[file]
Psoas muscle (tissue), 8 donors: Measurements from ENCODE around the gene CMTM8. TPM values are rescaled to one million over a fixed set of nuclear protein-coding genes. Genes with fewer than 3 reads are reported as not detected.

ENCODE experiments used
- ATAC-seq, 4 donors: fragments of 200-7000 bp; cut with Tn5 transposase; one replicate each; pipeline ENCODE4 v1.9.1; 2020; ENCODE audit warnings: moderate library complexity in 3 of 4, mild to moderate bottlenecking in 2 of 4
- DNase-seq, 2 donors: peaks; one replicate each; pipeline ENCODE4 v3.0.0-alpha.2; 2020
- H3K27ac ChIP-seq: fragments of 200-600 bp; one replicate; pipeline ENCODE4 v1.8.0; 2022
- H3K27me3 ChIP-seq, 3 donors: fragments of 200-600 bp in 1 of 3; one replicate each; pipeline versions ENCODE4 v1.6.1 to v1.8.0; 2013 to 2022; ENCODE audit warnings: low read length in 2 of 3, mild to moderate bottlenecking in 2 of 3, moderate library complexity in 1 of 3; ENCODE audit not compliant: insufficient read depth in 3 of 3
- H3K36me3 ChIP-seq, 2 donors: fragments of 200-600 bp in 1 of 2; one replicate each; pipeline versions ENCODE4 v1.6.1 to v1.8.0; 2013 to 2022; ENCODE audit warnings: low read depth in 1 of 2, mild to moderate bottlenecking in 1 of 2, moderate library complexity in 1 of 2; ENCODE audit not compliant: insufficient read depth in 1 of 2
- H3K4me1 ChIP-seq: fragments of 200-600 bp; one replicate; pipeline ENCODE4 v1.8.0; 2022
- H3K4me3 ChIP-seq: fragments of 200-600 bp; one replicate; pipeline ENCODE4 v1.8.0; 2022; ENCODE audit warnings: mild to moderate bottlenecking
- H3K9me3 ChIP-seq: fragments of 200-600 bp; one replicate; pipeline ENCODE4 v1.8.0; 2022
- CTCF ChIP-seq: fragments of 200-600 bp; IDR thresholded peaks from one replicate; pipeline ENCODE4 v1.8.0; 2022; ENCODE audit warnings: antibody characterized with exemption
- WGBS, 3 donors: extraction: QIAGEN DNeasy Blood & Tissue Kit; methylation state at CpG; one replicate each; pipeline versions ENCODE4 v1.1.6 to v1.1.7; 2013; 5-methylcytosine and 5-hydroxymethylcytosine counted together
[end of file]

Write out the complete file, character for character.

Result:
Psoas muscle (tissue), 8 donors: Measurements from ENCODE around the gene CMTM8. TPM values are rescaled to one million over a fixed set of nuclear protein-coding genes. Genes with fewer than 3 reads are reported as not detected.

ENCODE experiments used
- ATAC-seq, 4 donors: fragments of 200-7000 bp; cut with Tn5 transposase; one replicate each; pipeline ENCODE4 v1.9.1; 2020; ENCODE audit warnings: moderate library complexity in 3 of 4, mild to moderate bottlenecking in 2 of 4
- DNase-seq, 2 donors: peaks; one replicate each; pipeline ENCODE4 v3.0.0-alpha.2; 2020
- H3K27ac ChIP-seq: fragments of 200-600 bp; one replicate; pipeline ENCODE4 v1.8.0; 2022
- H3K27me3 ChIP-seq, 3 donors: fragments of 200-600 bp in 1 of 3; one replicate each; pipeline versions ENCODE4 v1.6.1 to v1.8.0; 2013 to 2022; ENCODE audit warnings: low read length in 2 of 3, mild to moderate bottlenecking in 2 of 3, moderate library complexity in 1 of 3; ENCODE audit not compliant: insufficient read depth in 3 of 3
- H3K36me3 ChIP-seq, 2 donors: fragments of 200-600 bp in 1 of 2; one replicate each; pipeline versions ENCODE4 v1.6.1 to v1.8.0; 2013 to 2022; ENCODE audit warnings: low read depth in 1 of 2, mild to moderate bottlenecking in 1 of 2, moderate library complexity in 1 of 2; ENCODE audit not compliant: insufficient read depth in 1 of 2
- H3K4me1 ChIP-seq: fragments of 200-600 bp; one replicate; pipeline ENCODE4 v1.8.0; 2022
- H3K4me3 ChIP-seq: fragments of 200-600 bp; one replicate; pipeline ENCODE4 v1.8.0; 2022; ENCODE audit warnings: mild to moderate bottlenecking
- H3K9me3 ChIP-seq: fragments of 200-600 bp; one replicate; pipeline ENCODE4 v1.8.0; 2022
- CTCF ChIP-seq: fragments of 200-600 bp; IDR thresholded peaks from one replicate; pipeline ENCODE4 v1.8.0; 2022; ENCODE audit warnings: antibody characterized with exemption
- WGBS, 3 donors: extraction: QIAGEN DNeasy Blood & Tissue Kit; methylation state at CpG; one replicate each; pipeline versions ENCODE4 v1.1.6 to v1.1.7; 2013; 5-methylcytosine and 5-hydroxymethylcytosine counted together